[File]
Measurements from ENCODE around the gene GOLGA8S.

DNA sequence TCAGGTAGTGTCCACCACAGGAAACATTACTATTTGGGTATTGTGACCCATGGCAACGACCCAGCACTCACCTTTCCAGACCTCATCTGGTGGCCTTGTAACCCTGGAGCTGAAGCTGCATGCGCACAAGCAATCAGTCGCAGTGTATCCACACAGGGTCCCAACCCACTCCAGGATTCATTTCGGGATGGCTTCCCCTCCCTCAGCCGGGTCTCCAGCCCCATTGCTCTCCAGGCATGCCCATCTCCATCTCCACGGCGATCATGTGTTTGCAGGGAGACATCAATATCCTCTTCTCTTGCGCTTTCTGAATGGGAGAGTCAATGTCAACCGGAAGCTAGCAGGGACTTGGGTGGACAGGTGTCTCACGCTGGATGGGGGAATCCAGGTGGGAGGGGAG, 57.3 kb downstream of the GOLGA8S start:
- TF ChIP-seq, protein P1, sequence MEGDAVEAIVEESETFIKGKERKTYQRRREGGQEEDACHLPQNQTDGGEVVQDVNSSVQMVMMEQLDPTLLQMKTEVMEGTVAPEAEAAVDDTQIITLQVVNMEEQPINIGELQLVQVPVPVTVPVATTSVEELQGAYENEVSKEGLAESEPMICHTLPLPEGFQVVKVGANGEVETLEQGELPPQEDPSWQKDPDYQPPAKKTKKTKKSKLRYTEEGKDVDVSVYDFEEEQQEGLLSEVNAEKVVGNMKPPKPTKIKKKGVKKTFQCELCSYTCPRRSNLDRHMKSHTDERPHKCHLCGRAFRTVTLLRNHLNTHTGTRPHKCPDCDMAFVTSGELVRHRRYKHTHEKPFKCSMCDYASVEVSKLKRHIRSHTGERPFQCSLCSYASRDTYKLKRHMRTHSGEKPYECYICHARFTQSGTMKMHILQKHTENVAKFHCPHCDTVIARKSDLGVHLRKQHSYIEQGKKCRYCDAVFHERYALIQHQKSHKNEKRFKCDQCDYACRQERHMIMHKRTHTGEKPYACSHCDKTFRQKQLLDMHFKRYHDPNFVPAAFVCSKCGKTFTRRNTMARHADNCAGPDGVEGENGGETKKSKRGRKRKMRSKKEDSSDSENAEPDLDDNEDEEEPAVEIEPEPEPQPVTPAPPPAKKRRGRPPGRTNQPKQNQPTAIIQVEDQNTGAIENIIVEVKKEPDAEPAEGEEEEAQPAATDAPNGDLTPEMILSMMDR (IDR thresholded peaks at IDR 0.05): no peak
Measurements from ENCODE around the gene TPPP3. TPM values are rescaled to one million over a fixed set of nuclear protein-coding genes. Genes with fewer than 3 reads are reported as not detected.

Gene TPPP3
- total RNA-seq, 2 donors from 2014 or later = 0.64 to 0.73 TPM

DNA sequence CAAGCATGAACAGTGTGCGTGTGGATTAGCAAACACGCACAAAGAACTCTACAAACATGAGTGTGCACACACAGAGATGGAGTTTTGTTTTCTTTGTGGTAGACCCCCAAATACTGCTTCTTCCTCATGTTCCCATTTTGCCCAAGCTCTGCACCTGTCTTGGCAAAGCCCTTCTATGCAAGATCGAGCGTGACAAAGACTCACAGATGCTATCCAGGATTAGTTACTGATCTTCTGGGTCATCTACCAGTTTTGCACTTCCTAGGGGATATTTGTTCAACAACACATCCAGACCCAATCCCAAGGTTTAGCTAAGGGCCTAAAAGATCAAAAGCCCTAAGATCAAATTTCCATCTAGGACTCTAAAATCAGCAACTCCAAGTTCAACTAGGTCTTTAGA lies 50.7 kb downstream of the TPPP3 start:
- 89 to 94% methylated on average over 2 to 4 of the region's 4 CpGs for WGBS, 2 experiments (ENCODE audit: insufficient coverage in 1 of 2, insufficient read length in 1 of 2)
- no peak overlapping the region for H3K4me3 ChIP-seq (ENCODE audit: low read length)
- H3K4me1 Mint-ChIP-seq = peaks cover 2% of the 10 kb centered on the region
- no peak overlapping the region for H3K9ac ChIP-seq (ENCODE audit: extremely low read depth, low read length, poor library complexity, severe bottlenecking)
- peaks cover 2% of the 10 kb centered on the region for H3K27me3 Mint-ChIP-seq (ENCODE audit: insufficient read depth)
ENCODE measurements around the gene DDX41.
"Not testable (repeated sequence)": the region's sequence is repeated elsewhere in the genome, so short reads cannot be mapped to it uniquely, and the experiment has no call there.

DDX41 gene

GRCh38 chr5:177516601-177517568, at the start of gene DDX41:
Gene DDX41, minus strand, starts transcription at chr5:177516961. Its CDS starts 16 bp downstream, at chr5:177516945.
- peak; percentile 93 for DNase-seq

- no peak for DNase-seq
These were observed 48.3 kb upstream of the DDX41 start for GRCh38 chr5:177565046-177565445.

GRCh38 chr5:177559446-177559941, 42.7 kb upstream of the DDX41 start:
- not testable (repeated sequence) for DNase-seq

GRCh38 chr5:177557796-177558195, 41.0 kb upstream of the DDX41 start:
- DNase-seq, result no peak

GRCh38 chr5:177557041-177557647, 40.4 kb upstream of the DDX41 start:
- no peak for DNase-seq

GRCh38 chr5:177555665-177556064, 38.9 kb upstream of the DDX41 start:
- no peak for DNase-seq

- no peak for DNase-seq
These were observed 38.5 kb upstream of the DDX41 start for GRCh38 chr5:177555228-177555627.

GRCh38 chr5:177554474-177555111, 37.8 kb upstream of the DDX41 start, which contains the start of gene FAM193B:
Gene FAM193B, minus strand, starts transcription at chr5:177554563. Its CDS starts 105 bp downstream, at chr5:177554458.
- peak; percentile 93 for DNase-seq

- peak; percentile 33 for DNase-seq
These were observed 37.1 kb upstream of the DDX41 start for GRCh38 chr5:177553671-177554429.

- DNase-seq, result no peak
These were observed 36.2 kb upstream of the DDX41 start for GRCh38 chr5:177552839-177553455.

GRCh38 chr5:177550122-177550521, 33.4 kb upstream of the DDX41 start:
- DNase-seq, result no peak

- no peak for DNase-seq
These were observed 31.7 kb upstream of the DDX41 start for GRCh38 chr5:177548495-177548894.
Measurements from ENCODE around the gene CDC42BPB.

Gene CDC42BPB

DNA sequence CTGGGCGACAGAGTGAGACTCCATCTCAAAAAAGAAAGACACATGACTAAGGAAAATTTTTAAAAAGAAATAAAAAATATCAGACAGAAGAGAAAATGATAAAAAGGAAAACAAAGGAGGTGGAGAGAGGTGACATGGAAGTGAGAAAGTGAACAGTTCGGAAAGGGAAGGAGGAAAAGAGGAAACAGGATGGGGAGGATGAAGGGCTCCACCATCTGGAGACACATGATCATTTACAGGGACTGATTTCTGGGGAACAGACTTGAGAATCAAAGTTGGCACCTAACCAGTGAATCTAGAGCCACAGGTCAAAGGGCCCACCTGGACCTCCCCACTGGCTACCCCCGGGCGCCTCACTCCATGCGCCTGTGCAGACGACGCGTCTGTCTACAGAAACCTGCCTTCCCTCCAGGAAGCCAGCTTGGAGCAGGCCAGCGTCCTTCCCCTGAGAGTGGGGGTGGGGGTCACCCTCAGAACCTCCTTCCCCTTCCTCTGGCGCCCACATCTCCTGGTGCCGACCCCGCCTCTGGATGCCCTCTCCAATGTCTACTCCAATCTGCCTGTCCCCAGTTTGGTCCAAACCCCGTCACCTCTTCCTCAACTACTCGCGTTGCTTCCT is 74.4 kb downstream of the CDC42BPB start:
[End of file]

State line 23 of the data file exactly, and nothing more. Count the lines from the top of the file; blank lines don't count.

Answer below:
GRCh38 chr5:177557796-177558195, 41.0 kb upstream of the DDX41 start: